Ahead of the international conference on cassava, the Global Cassava Partnership for the 21st Century (GCP21) has called on policy makers, donors and the international community to support all efforts that will bring about cassava transformation in Africa.
The call is coming at a time when cassava is becoming central to food security of over 600 million people in the developing world, and has become the fourth most important crop after maize, wheat and rice.
Presenting the upcoming conference on cassava to donors and the international community in Cotonou on Thursday, Dr Claude Fauquet, Director of GCP21 said, “despite the key role cassava is playing in Africa’s food security, its productivity had remained low (about 9 tons per hectare), keeping the growers in the trap of poverty. When compared to Asia, cassava productivity in that continent is more than 21 tons per ha—a situation that gives Asia competitive advantage in global cassava trade. Addressing the yield gap demands more funding for cassava research and development (R&D) from all stakeholders, if truly the world wants to help farmers towards ending hunger and poverty in Africa”.
Dr Fauquet noted that the 11-15 June, 2018 conference to be held in Cotonou with the theme: Cassava Transformation in Africa, is one of the ways the GCP21 is contributing towards the transformation of the root crop.
He called for participation of all stakeholders, emphasising that the conference would provide a unique opportunity for donors, investors, and policy makers to see and access the latest innovations and discoveries in the cassava sector.
The French Ambassador to the Republic of Benin, Veronique Brumeaux, who hosted the press conference said the conference was timely and would go a long way to address the constraints of cassava production while at the same time proffering opportunities for investors and farmers alike to harness new innovations from the research community.
The ambassador’s position was echoed by the Minister of Agriculture, Livestock and Fisheries, Republic of Benin, Dossouhoui Cossi Gaston, while underscoring the importance of cassava to Benin and Africa in general. He said the importance of cassava would continue to increase as its consumption per capita was high and the root crop is resilient to climate change.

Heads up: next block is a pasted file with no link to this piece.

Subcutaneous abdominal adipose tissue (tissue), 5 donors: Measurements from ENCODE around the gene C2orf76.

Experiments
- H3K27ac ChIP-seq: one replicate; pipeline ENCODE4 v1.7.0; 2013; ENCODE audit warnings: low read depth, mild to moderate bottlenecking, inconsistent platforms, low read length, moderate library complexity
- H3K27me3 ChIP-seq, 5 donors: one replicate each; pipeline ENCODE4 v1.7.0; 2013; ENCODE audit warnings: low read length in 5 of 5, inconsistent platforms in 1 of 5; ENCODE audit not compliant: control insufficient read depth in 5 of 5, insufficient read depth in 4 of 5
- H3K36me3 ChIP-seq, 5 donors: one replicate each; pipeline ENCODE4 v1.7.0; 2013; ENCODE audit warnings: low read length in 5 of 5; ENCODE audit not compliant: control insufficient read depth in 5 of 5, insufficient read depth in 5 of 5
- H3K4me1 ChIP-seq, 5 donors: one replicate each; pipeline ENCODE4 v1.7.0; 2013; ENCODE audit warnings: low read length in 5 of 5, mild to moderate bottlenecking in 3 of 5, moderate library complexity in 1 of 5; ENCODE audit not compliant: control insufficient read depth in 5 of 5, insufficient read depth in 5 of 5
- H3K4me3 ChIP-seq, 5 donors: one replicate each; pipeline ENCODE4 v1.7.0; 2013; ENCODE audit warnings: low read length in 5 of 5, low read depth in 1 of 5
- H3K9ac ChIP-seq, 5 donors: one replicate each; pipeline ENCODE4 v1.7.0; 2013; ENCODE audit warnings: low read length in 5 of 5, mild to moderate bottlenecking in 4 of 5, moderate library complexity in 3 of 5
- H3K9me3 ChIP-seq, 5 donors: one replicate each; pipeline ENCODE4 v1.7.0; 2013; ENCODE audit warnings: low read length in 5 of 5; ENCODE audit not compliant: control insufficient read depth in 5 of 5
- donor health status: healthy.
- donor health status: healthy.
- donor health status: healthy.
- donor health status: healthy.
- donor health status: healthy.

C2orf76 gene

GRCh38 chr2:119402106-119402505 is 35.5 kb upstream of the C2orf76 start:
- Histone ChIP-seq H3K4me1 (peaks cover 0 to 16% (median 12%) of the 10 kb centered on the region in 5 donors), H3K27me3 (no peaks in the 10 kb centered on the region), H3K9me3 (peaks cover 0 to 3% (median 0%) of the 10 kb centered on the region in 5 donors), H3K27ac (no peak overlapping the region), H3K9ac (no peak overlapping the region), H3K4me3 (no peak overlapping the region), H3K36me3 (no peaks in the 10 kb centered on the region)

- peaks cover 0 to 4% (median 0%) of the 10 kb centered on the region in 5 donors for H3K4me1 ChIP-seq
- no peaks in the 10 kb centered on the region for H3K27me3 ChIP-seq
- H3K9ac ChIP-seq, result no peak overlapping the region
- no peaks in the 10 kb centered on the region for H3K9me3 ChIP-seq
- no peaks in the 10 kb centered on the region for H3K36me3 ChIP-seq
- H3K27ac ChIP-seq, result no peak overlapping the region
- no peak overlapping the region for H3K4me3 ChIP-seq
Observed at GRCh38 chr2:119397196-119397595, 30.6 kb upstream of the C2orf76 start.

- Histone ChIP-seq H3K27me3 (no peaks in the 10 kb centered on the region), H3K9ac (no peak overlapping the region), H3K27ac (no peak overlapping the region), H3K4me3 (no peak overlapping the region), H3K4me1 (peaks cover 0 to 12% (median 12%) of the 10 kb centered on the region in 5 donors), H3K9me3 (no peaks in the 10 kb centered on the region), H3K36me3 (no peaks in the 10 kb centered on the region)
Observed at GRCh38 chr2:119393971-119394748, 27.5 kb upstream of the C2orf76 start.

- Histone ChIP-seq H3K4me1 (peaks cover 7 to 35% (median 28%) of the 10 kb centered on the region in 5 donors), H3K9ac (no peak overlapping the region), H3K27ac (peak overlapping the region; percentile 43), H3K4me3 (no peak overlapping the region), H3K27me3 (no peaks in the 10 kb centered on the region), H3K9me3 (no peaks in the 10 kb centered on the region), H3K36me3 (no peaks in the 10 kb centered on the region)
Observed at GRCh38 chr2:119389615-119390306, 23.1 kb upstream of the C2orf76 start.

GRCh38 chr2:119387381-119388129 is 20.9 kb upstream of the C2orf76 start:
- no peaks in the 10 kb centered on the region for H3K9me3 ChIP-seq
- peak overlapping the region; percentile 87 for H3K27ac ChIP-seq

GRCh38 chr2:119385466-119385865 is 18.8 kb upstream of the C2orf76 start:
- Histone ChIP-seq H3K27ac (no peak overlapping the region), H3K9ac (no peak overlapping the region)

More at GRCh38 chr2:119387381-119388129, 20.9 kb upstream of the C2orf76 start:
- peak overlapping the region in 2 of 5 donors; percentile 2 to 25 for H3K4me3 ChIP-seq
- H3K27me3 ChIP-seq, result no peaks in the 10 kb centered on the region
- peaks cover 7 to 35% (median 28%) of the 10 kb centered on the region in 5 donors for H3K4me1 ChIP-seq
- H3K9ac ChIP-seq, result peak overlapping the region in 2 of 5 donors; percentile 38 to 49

The Minister of Higher Education, Mme Attanasso Marie-Odile said the Republic of Benin is proud to host the conference. She noted that cassava’s development and transformation would offer opportunities for youth engagement which the country and other African countries could tap.
Invited participants to the press conference included representatives of the embassies of France, United Kingdom, Belgium, Switzerland, Brazil, Holland, Germany, Japan, Canada, United States, and European Union. Others were representatives of development agencies: AfDB, USAID, JICA, GIZ, AFD, EU, UNDP, and FAO.
This year’s conference is being organised by GCP21, in collaboration with the International Center for Tropical Agriculture, CIAT, International Institute of Tropical Agriculture, IITA, National Institute of Agricultural Research of Benin, INRAB, Faculte des Sciences Agronomique – Universite Abomey-Calavi, FAS-AUC. Other supporting institutions are: The Economic Community of West African States (ECOWAS), the African Development Bank (AfDB); Forum for Agricultural Research in Africa (FARA), the West and Central African Council for Agricultural Research (WECARD), Bill & Melinda Gates Foundation (BMGF), CGIAR Research Program on Roots, Tubers and Bananas (RTB), International Center for Agricultural Development (CIRAD), and the Institute for Research & Development (IRD).
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